1. Neighbors is your typical Seth Rogen/Apatowian coming-of-age comedy, in which an overgrown manboy learns that he has to curtail his childish pursuits of weed, video games, and general irresponsibility to become a functional member of society. (They've now cranked out a decade's worth of movies about accepting adult life; the specter of impending death is gonna be rough on these guys.) Rogen plays a new father dealing with a fraternity that moves next door; the twist is that this time, he's the old guy, no matter how young he might feel. But the real innovation here is that the most interesting, compelling character in the film isn't a guy at all.
2. Rose Byrne is an actress I don't know well. She had the straight role in Bridesmaids, she screamed a lot (and looked frighteningly thin) in Insidious, she's sorta badass in 28 Weeks Later, and I'm told she's excellent on Damages, a TV show I've never watched. But she's the best thing about Neighbors by a country mile. She plays Rogen's wife, a brand-new mother adjusting to her new reality—sleepless nights, depressingly dull days, the need to "pump and dump" breast milk any time she has a few drinks—while dealing with her husband, a guy who thinks he's the only one struggling with sudden adulthood. Throughout the film, Byrne has to seduce college students, smoke a ton of weed, be "milked" when her breast pump breaks ("Do we get a pail or something?"), and convincingly pretend to enjoy sex with Seth Rogen on several occasions. She's hilarious at all of it, a true comedic find who grounds her character in a real place: A woman who wants to remain a kid herself, but is starting to realize that she has the power to control this new, foreign, adult world, and she needs to use it.
3. Much of the film is an ongoing battle scene between the new parents and the president of the new fraternity next door (they burned down their last house), played by Zac Efron with enough good humor to let you know he's in on the joke, but with nothing that quite approaches legitimate inspiration. (You want to pat Efron on the head for never being as bad as you feared he'd be.) As with any comedy of this sort, the stakes are raised by each increasingly irrational combatant, with the ultimate goal of forcing the exasperated dean (Lisa Kudrow, amusingly) to kick the frat off campus forever. Thus, Efron booby-traps the new parents' house and leaves condoms in their front yard; Rogen and Byrne invite thousands of people to the frat's parties and try to frame them for the local police. Some of this works, and some of it doesn't, but as always, the plot is just a framework for the jokes.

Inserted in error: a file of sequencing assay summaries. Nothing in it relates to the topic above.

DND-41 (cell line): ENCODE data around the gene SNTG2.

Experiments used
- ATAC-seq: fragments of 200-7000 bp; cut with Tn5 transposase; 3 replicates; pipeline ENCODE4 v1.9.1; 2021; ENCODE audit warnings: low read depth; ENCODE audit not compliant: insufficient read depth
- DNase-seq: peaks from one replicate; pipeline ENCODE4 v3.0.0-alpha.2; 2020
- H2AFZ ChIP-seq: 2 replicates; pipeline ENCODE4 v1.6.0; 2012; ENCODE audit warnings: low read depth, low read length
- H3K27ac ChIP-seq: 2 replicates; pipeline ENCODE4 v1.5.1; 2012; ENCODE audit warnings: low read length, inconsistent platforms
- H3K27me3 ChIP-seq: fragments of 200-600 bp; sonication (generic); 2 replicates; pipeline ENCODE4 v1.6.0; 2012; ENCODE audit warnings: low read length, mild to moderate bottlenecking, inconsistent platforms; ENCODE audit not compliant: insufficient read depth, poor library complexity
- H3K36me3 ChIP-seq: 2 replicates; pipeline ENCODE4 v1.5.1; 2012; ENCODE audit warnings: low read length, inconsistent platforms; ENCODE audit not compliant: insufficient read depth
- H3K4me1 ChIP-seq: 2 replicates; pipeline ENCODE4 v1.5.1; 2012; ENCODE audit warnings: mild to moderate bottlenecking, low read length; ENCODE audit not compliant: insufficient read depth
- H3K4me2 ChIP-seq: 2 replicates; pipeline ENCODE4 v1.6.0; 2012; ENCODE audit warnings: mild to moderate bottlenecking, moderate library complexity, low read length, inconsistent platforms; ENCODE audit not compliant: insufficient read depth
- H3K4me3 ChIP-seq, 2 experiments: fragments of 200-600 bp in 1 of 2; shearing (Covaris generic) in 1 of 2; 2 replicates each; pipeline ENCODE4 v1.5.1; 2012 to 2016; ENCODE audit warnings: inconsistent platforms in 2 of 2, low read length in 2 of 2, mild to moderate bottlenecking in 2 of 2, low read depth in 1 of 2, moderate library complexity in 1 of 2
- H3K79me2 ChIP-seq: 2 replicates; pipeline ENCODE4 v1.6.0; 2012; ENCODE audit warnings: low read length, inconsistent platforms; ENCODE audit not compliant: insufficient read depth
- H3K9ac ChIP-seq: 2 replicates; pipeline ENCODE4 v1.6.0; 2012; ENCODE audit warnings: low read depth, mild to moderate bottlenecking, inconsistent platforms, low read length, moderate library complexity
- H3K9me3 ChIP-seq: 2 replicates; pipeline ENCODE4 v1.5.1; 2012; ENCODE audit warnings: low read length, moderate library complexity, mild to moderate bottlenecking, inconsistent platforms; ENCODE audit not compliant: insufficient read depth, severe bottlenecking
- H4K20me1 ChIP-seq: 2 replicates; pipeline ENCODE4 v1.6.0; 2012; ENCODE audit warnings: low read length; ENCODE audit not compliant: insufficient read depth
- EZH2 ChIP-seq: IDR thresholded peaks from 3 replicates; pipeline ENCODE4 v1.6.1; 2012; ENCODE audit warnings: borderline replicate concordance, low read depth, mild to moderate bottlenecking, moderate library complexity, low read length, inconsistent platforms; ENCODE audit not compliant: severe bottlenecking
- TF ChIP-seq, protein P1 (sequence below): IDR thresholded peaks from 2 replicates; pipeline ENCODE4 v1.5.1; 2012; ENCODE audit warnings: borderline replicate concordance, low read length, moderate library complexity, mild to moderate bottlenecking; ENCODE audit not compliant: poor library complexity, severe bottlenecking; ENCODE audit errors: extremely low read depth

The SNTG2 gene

4. On the whole, Neighbors is consistently funny; the best moments tend to be throwaways. (I particularly enjoyed the rapport between Rogen and Byrne after they fail to have sex on the kitchen floor at the end of a drunken evening.) But the movie's growing-up theme can't help but have a little bit more resonance than usual, because the stakes are higher. In Knocked Up, you wondered if Rogen's character would ever wake up and put away the xBox. Here, the married couple is still dealing with the massive, irreversible change that comes with parenthood just as the next-door neighbors begin taunting them with their impossible youth. Meanwhile, Efron's fury toward the "old people" is heightened by his growing fear that this consequence-free life of his is finite, and before he knows it, he'll be the lame-ass telling those damn kids to keep it down. Everyone in this film is fighting off whatever is coming next, and failing.
5. It all ends, as it has to, with a big culminating party scene, which lays it on so thick that there's also a fight scene, several sex scenes, and, ultimately, actual fireworks. Neighbors has a hard time resolving its conflict, because there is no resolution other than old age and the illusion of maturity: The couple accepts that they're both old, Efron accepts that he needs to take life more seriously, and hey, look, there's a cute baby! This is fine, because the movie has enough laughs (and Byrne is such a joy to watch), but you can't help but wonder if the film's thesis—the people who can't grow up are suddenly the old farts—is the final, logical resting place for the Apotowian mindset. What could possibly be next? The middle-aged stoner refusing to pay into his 401k? The retired Gen Xer struggling to accept that he's a grandfather? I can't help but think that this string of movies will end with Rogen sharing a spliff with Death, playing Call of Duty for his soul. He'll lose. We all will.
Grierson & Leitch is a regular column about the movies. Follow us on Twitter, @griersonleitch.
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